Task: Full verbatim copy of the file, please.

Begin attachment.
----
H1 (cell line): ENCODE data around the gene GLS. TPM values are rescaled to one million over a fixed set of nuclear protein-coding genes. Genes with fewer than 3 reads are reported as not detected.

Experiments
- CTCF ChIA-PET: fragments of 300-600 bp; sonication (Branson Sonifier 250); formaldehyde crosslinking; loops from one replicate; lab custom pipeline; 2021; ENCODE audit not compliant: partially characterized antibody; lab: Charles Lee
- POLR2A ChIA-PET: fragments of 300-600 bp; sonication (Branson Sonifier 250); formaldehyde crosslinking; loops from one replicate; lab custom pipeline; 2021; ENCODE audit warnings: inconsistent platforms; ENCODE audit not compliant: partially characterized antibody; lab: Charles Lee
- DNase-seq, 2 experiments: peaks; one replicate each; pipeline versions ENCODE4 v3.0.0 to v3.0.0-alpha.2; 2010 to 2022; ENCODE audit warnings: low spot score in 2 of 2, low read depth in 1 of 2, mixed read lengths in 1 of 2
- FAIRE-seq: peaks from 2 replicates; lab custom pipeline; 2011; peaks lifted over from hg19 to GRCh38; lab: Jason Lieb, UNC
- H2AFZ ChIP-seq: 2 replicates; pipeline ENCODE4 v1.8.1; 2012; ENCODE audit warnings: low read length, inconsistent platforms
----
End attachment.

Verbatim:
H1 (cell line): ENCODE data around the gene GLS. TPM values are rescaled to one million over a fixed set of nuclear protein-coding genes. Genes with fewer than 3 reads are reported as not detected.

Experiments
- CTCF ChIA-PET: fragments of 300-600 bp; sonication (Branson Sonifier 250); formaldehyde crosslinking; loops from one replicate; lab custom pipeline; 2021; ENCODE audit not compliant: partially characterized antibody; lab: Charles Lee
- POLR2A ChIA-PET: fragments of 300-600 bp; sonication (Branson Sonifier 250); formaldehyde crosslinking; loops from one replicate; lab custom pipeline; 2021; ENCODE audit warnings: inconsistent platforms; ENCODE audit not compliant: partially characterized antibody; lab: Charles Lee
- DNase-seq, 2 experiments: peaks; one replicate each; pipeline versions ENCODE4 v3.0.0 to v3.0.0-alpha.2; 2010 to 2022; ENCODE audit warnings: low spot score in 2 of 2, low read depth in 1 of 2, mixed read lengths in 1 of 2
- FAIRE-seq: peaks from 2 replicates; lab custom pipeline; 2011; peaks lifted over from hg19 to GRCh38; lab: Jason Lieb, UNC
- H2AFZ ChIP-seq: 2 replicates; pipeline ENCODE4 v1.8.1; 2012; ENCODE audit warnings: low read length, inconsistent platforms